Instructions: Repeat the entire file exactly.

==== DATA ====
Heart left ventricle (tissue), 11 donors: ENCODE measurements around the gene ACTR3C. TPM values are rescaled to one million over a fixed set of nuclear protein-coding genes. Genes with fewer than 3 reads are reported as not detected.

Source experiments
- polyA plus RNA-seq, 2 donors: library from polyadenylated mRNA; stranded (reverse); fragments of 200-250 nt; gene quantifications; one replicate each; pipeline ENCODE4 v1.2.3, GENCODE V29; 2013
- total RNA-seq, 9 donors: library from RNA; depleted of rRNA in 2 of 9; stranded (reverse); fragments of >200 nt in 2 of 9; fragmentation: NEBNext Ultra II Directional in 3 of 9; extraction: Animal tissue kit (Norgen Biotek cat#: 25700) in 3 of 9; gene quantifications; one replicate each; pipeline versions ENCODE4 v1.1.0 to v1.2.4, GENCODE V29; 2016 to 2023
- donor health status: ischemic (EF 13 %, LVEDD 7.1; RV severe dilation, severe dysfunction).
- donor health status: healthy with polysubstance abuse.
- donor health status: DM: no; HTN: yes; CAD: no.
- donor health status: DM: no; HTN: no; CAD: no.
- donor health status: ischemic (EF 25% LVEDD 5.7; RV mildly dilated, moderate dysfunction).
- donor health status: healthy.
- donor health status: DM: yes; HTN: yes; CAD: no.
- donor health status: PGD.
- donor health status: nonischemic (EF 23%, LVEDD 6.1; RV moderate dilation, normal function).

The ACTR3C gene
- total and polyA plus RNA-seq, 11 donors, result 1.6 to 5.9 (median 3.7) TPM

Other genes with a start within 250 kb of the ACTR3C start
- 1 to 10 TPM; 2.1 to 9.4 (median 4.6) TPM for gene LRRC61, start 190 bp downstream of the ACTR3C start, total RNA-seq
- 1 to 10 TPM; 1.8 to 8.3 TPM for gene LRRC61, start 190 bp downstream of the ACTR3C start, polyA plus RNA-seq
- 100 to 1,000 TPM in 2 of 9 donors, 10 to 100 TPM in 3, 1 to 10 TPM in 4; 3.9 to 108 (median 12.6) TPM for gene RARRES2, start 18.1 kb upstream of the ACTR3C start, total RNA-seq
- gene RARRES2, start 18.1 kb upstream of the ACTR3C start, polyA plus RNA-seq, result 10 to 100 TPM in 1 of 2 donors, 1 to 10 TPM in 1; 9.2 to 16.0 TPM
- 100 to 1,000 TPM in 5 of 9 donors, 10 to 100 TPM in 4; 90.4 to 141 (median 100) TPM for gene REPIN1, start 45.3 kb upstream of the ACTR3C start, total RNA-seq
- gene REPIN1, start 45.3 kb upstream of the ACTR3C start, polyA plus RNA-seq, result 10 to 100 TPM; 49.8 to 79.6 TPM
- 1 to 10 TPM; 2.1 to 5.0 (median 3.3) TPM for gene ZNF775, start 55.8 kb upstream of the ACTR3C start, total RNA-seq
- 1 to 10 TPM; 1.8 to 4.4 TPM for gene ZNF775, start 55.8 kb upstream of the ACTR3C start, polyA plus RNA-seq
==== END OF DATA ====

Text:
Heart left ventricle (tissue), 11 donors: ENCODE measurements around the gene ACTR3C. TPM values are rescaled to one million over a fixed set of nuclear protein-coding genes. Genes with fewer than 3 reads are reported as not detected.

Source experiments
- polyA plus RNA-seq, 2 donors: library from polyadenylated mRNA; stranded (reverse); fragments of 200-250 nt; gene quantifications; one replicate each; pipeline ENCODE4 v1.2.3, GENCODE V29; 2013
- total RNA-seq, 9 donors: library from RNA; depleted of rRNA in 2 of 9; stranded (reverse); fragments of >200 nt in 2 of 9; fragmentation: NEBNext Ultra II Directional in 3 of 9; extraction: Animal tissue kit (Norgen Biotek cat#: 25700) in 3 of 9; gene quantifications; one replicate each; pipeline versions ENCODE4 v1.1.0 to v1.2.4, GENCODE V29; 2016 to 2023
- donor health status: ischemic (EF 13 %, LVEDD 7.1; RV severe dilation, severe dysfunction).
- donor health status: healthy with polysubstance abuse.
- donor health status: DM: no; HTN: yes; CAD: no.
- donor health status: DM: no; HTN: no; CAD: no.
- donor health status: ischemic (EF 25% LVEDD 5.7; RV mildly dilated, moderate dysfunction).
- donor health status: healthy.
- donor health status: DM: yes; HTN: yes; CAD: no.
- donor health status: PGD.
- donor health status: nonischemic (EF 23%, LVEDD 6.1; RV moderate dilation, normal function).

The ACTR3C gene
- total and polyA plus RNA-seq, 11 donors, result 1.6 to 5.9 (median 3.7) TPM

Other genes with a start within 250 kb of the ACTR3C start
- 1 to 10 TPM; 2.1 to 9.4 (median 4.6) TPM for gene LRRC61, start 190 bp downstream of the ACTR3C start, total RNA-seq
- 1 to 10 TPM; 1.8 to 8.3 TPM for gene LRRC61, start 190 bp downstream of the ACTR3C start, polyA plus RNA-seq
- 100 to 1,000 TPM in 2 of 9 donors, 10 to 100 TPM in 3, 1 to 10 TPM in 4; 3.9 to 108 (median 12.6) TPM for gene RARRES2, start 18.1 kb upstream of the ACTR3C start, total RNA-seq
- gene RARRES2, start 18.1 kb upstream of the ACTR3C start, polyA plus RNA-seq, result 10 to 100 TPM in 1 of 2 donors, 1 to 10 TPM in 1; 9.2 to 16.0 TPM
- 100 to 1,000 TPM in 5 of 9 donors, 10 to 100 TPM in 4; 90.4 to 141 (median 100) TPM for gene REPIN1, start 45.3 kb upstream of the ACTR3C start, total RNA-seq
- gene REPIN1, start 45.3 kb upstream of the ACTR3C start, polyA plus RNA-seq, result 10 to 100 TPM; 49.8 to 79.6 TPM
- 1 to 10 TPM; 2.1 to 5.0 (median 3.3) TPM for gene ZNF775, start 55.8 kb upstream of the ACTR3C start, total RNA-seq
- 1 to 10 TPM; 1.8 to 4.4 TPM for gene ZNF775, start 55.8 kb upstream of the ACTR3C start, polyA plus RNA-seq